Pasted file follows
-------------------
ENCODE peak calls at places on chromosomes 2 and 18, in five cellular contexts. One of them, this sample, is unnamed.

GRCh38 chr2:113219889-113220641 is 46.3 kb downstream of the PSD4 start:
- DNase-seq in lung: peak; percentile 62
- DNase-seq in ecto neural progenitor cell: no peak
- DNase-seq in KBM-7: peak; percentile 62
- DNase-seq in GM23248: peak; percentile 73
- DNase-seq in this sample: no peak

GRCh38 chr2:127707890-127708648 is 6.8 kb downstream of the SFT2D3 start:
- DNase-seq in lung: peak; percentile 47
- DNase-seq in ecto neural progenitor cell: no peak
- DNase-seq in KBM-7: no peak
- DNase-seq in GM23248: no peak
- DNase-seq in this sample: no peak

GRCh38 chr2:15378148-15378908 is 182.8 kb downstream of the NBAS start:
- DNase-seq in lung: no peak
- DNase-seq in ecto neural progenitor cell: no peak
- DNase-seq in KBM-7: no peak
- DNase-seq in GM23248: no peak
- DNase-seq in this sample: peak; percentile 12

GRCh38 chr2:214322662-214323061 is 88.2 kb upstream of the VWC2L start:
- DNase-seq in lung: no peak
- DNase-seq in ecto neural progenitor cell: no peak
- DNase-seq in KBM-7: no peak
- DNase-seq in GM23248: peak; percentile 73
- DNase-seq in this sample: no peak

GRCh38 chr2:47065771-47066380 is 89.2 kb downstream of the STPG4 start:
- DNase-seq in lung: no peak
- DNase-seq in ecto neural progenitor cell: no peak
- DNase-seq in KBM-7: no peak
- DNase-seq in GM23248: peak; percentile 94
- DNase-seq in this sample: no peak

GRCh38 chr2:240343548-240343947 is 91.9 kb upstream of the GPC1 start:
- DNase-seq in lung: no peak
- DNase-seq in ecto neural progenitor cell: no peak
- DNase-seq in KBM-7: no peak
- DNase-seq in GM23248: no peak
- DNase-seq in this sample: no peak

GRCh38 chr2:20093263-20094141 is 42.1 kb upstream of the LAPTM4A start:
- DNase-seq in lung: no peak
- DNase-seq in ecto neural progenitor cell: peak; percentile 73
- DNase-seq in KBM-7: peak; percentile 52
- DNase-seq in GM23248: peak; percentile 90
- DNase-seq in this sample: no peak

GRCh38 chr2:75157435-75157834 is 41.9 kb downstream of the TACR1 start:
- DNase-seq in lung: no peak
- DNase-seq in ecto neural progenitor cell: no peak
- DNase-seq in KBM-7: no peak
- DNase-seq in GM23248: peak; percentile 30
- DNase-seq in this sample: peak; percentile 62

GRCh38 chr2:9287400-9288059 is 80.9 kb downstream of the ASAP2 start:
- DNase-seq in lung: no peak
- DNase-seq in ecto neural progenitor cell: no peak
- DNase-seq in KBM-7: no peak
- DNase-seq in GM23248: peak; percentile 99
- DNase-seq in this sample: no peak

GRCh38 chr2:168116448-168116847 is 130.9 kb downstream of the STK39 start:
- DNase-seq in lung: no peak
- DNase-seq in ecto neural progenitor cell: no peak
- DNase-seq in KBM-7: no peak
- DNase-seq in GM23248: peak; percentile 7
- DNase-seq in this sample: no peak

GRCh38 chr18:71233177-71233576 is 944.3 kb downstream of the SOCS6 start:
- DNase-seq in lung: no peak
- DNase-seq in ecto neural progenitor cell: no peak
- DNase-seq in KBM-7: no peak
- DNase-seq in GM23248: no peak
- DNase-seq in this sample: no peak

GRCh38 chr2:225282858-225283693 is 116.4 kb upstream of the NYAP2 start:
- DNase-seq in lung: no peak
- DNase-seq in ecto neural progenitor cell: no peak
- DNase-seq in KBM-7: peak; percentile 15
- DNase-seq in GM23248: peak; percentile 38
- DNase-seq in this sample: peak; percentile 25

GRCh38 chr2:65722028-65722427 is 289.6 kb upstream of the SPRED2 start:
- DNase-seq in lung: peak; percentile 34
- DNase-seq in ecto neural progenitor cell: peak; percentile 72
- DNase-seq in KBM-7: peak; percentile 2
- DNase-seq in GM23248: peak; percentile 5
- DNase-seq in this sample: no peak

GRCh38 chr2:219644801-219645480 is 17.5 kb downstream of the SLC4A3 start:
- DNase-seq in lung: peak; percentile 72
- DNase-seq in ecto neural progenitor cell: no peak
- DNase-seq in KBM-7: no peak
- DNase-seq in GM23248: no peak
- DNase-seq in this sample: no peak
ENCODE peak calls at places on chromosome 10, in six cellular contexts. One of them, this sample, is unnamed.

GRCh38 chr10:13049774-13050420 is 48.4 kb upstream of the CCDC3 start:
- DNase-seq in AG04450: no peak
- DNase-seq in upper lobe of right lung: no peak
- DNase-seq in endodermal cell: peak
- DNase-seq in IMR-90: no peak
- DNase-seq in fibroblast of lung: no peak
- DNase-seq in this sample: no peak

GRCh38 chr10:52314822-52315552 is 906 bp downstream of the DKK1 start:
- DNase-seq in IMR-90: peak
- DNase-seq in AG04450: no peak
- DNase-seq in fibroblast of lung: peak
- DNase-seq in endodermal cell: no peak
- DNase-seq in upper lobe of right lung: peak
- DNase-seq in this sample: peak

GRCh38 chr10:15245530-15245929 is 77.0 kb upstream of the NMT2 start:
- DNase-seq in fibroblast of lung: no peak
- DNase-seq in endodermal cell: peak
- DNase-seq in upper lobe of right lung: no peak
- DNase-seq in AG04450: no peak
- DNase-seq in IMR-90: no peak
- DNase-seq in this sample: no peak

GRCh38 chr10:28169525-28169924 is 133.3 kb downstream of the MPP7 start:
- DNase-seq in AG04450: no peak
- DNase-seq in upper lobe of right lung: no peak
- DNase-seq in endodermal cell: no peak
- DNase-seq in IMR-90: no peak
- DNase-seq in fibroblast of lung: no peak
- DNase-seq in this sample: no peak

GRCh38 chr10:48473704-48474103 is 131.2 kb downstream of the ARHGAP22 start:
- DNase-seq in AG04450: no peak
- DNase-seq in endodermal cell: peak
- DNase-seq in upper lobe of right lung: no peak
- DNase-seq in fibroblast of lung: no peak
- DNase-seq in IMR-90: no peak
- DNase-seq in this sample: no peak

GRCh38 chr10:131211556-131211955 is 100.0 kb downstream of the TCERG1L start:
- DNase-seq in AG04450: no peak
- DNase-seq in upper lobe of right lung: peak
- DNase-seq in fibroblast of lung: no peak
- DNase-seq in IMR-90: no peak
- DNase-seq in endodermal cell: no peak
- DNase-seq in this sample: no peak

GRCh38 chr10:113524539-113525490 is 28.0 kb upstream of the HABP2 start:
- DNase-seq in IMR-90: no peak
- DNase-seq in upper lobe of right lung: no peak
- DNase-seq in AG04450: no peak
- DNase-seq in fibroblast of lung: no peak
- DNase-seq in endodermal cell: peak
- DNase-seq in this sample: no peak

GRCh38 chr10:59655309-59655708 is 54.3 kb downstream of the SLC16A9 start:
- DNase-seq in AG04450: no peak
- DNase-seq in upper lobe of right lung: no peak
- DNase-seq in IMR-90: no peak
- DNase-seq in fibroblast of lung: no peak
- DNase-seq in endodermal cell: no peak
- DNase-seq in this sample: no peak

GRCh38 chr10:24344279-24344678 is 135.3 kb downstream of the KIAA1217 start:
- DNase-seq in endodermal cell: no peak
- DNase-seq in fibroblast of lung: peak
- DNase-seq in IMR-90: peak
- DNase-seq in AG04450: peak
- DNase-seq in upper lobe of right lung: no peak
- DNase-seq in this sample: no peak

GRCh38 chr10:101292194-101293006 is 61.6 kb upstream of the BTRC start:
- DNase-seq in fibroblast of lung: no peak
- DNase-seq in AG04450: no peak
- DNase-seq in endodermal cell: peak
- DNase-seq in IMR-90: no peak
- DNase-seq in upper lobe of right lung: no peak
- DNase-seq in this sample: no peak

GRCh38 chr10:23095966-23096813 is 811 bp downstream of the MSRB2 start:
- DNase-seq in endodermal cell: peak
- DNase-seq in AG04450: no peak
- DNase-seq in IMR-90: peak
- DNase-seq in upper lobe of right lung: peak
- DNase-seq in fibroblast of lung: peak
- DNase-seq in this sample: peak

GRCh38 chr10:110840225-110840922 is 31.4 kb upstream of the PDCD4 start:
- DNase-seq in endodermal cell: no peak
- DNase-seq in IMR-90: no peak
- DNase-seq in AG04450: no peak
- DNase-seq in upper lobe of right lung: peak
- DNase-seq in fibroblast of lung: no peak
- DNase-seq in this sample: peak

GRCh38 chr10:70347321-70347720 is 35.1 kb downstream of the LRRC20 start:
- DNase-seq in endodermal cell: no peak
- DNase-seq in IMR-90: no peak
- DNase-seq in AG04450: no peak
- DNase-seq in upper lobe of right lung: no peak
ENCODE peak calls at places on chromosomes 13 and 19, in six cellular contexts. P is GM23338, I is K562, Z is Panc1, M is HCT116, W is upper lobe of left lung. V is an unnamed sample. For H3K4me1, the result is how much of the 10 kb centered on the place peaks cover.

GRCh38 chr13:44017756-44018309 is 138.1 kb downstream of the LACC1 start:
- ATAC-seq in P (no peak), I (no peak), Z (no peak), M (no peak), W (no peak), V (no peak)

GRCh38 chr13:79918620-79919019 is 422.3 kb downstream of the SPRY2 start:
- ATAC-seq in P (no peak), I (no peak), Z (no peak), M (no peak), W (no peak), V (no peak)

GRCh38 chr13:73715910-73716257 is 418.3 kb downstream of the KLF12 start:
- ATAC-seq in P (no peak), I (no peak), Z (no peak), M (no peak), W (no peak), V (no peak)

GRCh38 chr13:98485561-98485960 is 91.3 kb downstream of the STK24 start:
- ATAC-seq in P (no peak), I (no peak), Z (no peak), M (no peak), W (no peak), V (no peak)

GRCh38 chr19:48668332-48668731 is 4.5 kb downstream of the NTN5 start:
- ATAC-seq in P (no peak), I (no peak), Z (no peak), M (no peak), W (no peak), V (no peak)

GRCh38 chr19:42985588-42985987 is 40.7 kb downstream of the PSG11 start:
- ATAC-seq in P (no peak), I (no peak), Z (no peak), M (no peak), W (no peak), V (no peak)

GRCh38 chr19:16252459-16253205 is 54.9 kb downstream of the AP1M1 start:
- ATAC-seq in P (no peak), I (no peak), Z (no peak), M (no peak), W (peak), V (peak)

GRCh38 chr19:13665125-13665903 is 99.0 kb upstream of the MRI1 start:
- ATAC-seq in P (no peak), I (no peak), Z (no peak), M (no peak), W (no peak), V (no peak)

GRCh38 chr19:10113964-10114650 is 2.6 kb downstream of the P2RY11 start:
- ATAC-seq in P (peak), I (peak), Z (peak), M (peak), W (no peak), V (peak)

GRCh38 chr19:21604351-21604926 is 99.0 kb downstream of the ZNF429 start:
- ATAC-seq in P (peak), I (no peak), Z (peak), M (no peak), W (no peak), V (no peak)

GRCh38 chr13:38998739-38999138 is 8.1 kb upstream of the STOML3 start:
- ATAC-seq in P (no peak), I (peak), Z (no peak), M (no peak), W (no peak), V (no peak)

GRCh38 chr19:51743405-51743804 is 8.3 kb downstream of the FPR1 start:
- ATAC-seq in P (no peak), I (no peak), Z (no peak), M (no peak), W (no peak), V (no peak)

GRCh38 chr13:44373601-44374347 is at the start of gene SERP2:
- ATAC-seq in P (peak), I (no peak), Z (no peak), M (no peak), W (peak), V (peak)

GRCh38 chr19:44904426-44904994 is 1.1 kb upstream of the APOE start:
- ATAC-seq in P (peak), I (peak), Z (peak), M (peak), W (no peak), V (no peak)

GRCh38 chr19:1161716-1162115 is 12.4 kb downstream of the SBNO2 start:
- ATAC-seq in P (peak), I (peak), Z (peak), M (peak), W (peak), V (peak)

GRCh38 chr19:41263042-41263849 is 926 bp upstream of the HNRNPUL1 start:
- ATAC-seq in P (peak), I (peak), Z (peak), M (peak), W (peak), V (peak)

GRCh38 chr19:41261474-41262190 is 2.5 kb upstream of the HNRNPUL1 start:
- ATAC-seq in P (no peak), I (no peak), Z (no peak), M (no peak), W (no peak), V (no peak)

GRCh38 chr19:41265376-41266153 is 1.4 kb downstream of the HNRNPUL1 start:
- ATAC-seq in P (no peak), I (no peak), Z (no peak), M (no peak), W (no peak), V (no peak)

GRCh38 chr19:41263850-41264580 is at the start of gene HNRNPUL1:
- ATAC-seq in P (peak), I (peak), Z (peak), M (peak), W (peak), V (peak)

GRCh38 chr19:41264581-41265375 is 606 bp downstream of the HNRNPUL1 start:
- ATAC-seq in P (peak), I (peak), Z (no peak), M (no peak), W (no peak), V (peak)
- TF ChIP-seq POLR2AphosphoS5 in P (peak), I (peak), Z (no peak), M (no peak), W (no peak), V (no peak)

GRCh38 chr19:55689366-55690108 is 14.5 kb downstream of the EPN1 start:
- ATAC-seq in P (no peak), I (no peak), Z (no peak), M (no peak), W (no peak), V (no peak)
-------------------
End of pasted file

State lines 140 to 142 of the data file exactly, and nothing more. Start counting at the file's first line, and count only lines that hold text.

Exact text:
- DNase-seq in fibroblast of lung: no peak
- DNase-seq in endodermal cell: no peak
- DNase-seq in this sample: no peak